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The Importance—and Misconception—of Editing with Empathy

Guest Post by Lacy Newkirk

The Importance—and Misconception—of Editing with Empathy

This may sound silly, but first, let’s get on the same page. Here’s what I mean when I say empathy:

The ability to place yourself in someone else’s shoes and understand experiences from their perspective—to feel what they feel.

What I don’t mean is to feel sorry for someone.

Who should editors empathize with?

Writers need to empathize with their characters and readers, but editors should take it one step further. I argue that we should also empathize with the author, which is to say we’re potentially juggling three different personas at one time—the character, the reader, and the author.

We have to ask ourselves umpteen questions, not the least of which include:

  • Does this scene add to—or take away from—the author’s vision for the story?

  • Will the reader relate to this character? Should they?

  • Do this character’s actions make sense?

  • How will the reader react to this plot twist?

  • Will this edit maintain the voice of the author?

Why is empathy important as an editor?

Without getting inside the author’s head, how else can we ensure that any changes maintain their voice and that the final product achieves the same intended purpose? In my humble opinion, editors need to understand the author’s vision and purpose for their story.

  • Do they want to evoke compassion or anger toward this character?

  • Are they trying to teach the reader something or entertain them—or both?

  • Does this college-spelling-bee-level word sound like the author’s voice, or is it out of place?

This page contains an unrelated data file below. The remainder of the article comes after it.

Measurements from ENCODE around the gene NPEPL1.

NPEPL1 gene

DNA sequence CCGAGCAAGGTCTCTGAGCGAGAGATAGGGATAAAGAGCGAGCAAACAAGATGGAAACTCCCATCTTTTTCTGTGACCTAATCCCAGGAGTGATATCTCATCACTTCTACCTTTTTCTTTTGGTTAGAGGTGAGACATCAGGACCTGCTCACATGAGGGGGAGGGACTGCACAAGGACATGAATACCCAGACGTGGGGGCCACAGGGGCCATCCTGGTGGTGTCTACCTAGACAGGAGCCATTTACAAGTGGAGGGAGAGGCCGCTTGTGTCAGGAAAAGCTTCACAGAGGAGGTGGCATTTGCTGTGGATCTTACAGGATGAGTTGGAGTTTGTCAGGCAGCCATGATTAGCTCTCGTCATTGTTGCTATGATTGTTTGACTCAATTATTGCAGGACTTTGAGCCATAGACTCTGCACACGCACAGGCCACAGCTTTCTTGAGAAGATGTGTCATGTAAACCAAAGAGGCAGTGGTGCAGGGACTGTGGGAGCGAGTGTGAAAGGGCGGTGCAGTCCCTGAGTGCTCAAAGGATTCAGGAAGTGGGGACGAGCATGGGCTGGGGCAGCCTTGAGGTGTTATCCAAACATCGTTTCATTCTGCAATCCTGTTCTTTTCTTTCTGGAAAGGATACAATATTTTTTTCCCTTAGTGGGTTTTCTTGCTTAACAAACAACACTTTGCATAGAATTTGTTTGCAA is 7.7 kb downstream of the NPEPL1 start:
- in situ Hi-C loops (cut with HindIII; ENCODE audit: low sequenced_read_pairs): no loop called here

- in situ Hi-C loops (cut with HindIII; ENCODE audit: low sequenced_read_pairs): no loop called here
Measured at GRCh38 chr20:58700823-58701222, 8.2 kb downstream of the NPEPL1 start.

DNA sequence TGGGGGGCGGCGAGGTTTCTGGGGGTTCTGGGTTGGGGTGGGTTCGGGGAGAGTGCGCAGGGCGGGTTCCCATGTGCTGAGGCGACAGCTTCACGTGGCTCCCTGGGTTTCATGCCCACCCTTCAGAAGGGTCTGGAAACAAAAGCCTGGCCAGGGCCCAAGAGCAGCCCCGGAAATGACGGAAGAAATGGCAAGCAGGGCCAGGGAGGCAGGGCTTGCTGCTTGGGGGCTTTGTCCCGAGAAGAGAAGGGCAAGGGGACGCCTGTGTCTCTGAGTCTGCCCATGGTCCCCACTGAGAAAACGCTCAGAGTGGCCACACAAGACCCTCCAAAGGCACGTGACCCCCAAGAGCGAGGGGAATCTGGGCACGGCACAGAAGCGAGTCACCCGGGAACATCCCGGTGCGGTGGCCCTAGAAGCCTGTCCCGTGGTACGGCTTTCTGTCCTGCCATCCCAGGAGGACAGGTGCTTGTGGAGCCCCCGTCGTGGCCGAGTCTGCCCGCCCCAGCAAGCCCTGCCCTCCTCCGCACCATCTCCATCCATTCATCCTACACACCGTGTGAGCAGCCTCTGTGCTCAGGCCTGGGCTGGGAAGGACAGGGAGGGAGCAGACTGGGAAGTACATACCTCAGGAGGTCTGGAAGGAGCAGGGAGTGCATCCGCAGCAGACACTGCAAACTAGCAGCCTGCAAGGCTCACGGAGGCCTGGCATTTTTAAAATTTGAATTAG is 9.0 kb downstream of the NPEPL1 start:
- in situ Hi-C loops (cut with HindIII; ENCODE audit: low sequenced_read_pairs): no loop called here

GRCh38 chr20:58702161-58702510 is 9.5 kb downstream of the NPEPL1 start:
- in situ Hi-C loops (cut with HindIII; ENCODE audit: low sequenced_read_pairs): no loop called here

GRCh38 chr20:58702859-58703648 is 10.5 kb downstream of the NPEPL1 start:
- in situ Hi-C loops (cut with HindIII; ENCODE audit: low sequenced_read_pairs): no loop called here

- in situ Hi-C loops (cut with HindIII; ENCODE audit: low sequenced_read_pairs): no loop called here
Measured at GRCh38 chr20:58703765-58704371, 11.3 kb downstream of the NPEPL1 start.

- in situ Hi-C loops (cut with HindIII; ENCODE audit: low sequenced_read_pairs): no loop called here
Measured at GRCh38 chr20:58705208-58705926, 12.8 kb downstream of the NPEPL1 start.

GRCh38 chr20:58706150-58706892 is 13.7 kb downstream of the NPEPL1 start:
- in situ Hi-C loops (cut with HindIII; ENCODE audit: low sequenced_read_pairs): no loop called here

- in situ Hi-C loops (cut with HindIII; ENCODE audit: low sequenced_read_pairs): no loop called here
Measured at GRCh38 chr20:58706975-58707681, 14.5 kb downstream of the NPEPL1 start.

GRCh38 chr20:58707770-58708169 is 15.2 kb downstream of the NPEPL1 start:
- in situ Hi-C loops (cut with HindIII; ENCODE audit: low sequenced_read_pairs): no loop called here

As is often the case with an editing relationship, communicating entirely through emails and notes on a screen can be impersonal. You’re missing the tone of voice, body language, and facial expressions that help soften such messages; that’s why an in-depth, get-to-know-you conversation is the first order of business with my new clients.

What are the arguments against empathy?

It’s no coincidence that some call a group of editors a “scowl.” We can be very critical of ourselves and each other. When asked for input on the topic of this blog, many claimed that empathy makes editors “too soft.” They assume that feeling for our clients causes some to “pull punches” when it comes to making changes and providing necessary feedback. In essence: “Editors should be able to chop up a manuscript with no remorse.” While we should indeed be able to “chop up” without remorse when needed, the need is what’s in question.

Of course, anything in excess can be problematic, and it goes without saying that editors can’t be afraid to tell it like it is. But what’s wrong with trying to immerse yourself in the intentions of your author and then applying your editing expertise through that lens?

When you empathize with an author, you truly have their best interest at heart, which means that any necessary feedback is more readily understood and accepted.


My name is Lacy Newkirk and I love editing. No really–I fantasize about correcting typos in product descriptions on Amazon. After five plus years in the corporate world of copywriting and editing, I started my freelance editing business: Editing with Empathy! Now I get to put my Super Power and knowledge of grammar and syntax to good use—helping authors, small businesses, online course creators, and more. I like to say that I’m the babysitter that returns your baby potty trained, but you still recognize it as your own. Email:

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